Diversity and the Arts: The Portland Initiative

Me (right) drumming for the Greek Musicians at the Indy Greek Festival (Sept. 2010). Indianapolis ranks 8th in the 40 largest metro areas in the U.S. with a percentage of a white population.

Joe Patti and Drew McManus post about Portland’s new diversity goals and they (as well as commenters) bring up a ton of controversial issues regarding the implementation of such an initiative.  In my Portland is where young people go to retire post, I mentioned some problems with the idea of giving arts organizations superficial facelifts that seems to coincidentally come on the tail end of Richard Florida’s influential ideas regarding his Creative Class and the types of environments that purportedly draw these budding [and younger] entrepreneurial types to various regions (including Portland).

The problem is, as I mention in my post, most of those regions that Florida ranks high on his metric for economic growth seem to be doing poorly.  Funding the amenities that draw in the Creative Class just hasn’t seemed to be enough to actually promote economic prosperity.  Another side effect of the effort to attract this kind of demographic is particularly relevant to the diversity issue.  Creating an attractive environment for the Creative Class is making many of the neighborhoods far too expensive for young families:

Portland is one of the nation’s top draws for the kind of educated, self-starting urbanites that midsize cities are competing to attract. But as these cities are remodeled to match the tastes of people living well in neighborhoods that were nearly abandoned a generation ago, they are struggling to hold on to enough children to keep schools running and parks alive with young voices.

Officials say that the very things that attract people who revitalize a city – dense vertical housing, fashionable restaurants and shops and mass transit that makes a car unnecessary – are driving out children by making the neighborhoods too expensive for young families.

Portland and the changing Racial Demographics of the U.S.

Recall that there has been an emerging Racial Demographic Gap in the U.S. which simply means that the median age for the percentage of the population that is white is getting higher than the median age of the population as a whole.  In other words, non-whites in the U.S. are the youngest population.  Part of this is explained by increased immigration, but also by the far higher birthrates amongst recent immigrants and ethnic minorities–i.e. the young families mentioned above.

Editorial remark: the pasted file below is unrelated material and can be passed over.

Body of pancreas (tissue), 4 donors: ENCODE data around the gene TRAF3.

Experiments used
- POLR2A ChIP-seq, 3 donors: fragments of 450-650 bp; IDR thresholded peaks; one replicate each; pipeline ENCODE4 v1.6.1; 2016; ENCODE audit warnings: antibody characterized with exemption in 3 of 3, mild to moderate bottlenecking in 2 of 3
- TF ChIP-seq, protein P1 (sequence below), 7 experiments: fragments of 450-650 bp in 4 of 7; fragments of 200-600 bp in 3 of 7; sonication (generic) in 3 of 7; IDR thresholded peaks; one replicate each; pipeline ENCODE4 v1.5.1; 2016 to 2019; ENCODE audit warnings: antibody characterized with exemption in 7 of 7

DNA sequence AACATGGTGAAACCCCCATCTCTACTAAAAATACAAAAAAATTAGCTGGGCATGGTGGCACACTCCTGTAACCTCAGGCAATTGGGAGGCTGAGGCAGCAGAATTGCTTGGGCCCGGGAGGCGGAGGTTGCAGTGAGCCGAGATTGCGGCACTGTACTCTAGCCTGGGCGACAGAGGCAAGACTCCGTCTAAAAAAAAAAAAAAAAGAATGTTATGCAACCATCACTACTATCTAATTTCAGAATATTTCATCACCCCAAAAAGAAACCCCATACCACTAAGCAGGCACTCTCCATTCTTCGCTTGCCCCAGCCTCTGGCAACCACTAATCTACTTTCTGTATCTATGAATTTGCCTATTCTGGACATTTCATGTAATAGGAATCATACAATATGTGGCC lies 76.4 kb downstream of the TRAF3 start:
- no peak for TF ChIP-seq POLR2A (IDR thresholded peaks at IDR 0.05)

As Mayor, Sam Adams, is claiming:

Adams also cites additional data from other sources, including the U.S. Census Bureau, that reveal children of color make up about 45 percent of the students in local public schools. That means Portland is more racially diverse than the public generally believes, Adams said. Organizations, he says, need to acknowledge that reality to attract prospective patrons.

which, while true of the younger segment of the population of Portland, still doesn’t quite mesh with Portland (and the Pacific Northwest in general) being “one of the last Caucasian bastions of the United States” (Ernest & Ernest 2004, pg. 55 ).  In 2009, Portland was ranked fifth amongst the 40 largest U.S. metro areas in terms of highest Caucasian population.

As the piece linked above states:

It’s a plus that Portland is a magnet for young, college-educated Americans who can choose to live anywhere, says William Frey, demographer for the Brookings Institution and a specialist in urban and suburban trends.

But college-educated Americans are overwhelmingly white, and those who migrate to Portland are disproportionately so — the “beer, bikes and Birkenstock” crowd, in the words of Portland economist Joe Cortright.

Portland-area employers competing for top talent have a hard time retaining African American hires, who often can’t bear the social and cultural isolation of a metro area that is less than 3 percent black.

The Demographics of Traditional Arts Organizations in the U.S.

Tom Loughlin at his blog, a poor player  …meditations on the art of theatre…, wrote a provocative post with a claim that is increasing being supported by the data.  Referring to The Broadway League 2010-11 Demographic Report, Loughlin states, in the post that drew nearly a hundred responses, that Theatre is primarily for white people, as both audience members and practitioners.

All apologetics aside, this view that the traditional arts as found in the U.S. (e.g. Orchestras, Museums, Ballet/Opera, Theater, Musicals) are art forms that are enjoyed by a mostly white audience isn’t nearly as contentious as many of Loughlin commenters and other bloggers make it out to be.

The data is also showing us that the audience demographic is also aging faster than the population as a whole which, as I’ve mentioned elsewhere, brings up some numbers regarding the overall possible future audience for these art forms.  In other words, if the white population is both shrinking as a percentage of the U.S. population as a whole AND aging faster as a percentage of the population of the U.S. as a whole, then maybe it shouldn’t be surprising that there is a growing ethnic population that is also younger than the population as a whole!